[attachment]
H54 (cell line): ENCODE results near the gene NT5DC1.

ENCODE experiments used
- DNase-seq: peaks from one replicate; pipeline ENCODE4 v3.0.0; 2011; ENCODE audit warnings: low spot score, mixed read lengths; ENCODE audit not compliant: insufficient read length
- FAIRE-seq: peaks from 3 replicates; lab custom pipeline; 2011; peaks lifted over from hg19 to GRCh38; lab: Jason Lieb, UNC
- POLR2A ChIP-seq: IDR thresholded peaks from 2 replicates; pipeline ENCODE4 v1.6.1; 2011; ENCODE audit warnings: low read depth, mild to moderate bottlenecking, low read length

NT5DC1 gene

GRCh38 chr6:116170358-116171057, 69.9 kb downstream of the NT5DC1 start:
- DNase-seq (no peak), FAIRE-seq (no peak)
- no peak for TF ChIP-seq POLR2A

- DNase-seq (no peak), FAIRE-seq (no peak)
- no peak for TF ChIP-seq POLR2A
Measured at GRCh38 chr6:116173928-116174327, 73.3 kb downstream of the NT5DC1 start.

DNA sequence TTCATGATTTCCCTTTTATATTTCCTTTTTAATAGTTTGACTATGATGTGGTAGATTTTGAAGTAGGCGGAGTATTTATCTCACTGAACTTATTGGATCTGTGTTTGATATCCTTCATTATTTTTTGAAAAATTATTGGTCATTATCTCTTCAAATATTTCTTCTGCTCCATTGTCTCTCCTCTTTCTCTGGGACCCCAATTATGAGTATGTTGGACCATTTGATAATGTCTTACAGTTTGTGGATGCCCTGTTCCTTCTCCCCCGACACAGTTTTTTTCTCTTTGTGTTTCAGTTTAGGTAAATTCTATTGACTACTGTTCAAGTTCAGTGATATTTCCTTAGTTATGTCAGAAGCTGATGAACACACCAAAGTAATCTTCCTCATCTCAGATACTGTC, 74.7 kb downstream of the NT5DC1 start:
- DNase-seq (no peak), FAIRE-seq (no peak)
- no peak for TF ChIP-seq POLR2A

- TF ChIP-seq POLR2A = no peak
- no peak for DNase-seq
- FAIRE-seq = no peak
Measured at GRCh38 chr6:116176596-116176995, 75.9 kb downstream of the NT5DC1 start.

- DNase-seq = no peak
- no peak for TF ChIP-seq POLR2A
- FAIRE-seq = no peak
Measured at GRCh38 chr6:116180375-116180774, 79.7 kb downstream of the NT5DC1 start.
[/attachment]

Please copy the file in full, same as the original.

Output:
H54 (cell line): ENCODE results near the gene NT5DC1.

ENCODE experiments used
- DNase-seq: peaks from one replicate; pipeline ENCODE4 v3.0.0; 2011; ENCODE audit warnings: low spot score, mixed read lengths; ENCODE audit not compliant: insufficient read length
- FAIRE-seq: peaks from 3 replicates; lab custom pipeline; 2011; peaks lifted over from hg19 to GRCh38; lab: Jason Lieb, UNC
- POLR2A ChIP-seq: IDR thresholded peaks from 2 replicates; pipeline ENCODE4 v1.6.1; 2011; ENCODE audit warnings: low read depth, mild to moderate bottlenecking, low read length

NT5DC1 gene

GRCh38 chr6:116170358-116171057, 69.9 kb downstream of the NT5DC1 start:
- DNase-seq (no peak), FAIRE-seq (no peak)
- no peak for TF ChIP-seq POLR2A

- DNase-seq (no peak), FAIRE-seq (no peak)
- no peak for TF ChIP-seq POLR2A
Measured at GRCh38 chr6:116173928-116174327, 73.3 kb downstream of the NT5DC1 start.

DNA sequence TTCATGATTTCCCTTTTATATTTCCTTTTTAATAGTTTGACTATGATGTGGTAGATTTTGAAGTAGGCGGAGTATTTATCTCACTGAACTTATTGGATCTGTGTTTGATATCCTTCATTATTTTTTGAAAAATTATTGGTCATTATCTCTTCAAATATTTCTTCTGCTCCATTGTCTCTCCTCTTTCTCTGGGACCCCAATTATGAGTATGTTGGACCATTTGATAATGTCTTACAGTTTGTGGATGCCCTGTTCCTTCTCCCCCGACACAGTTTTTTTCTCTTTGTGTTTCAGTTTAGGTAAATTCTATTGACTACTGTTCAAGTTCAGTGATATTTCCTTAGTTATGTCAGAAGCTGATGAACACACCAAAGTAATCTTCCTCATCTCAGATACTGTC, 74.7 kb downstream of the NT5DC1 start:
- DNase-seq (no peak), FAIRE-seq (no peak)
- no peak for TF ChIP-seq POLR2A

- TF ChIP-seq POLR2A = no peak
- no peak for DNase-seq
- FAIRE-seq = no peak
Measured at GRCh38 chr6:116176596-116176995, 75.9 kb downstream of the NT5DC1 start.

- DNase-seq = no peak
- no peak for TF ChIP-seq POLR2A
- FAIRE-seq = no peak
Measured at GRCh38 chr6:116180375-116180774, 79.7 kb downstream of the NT5DC1 start.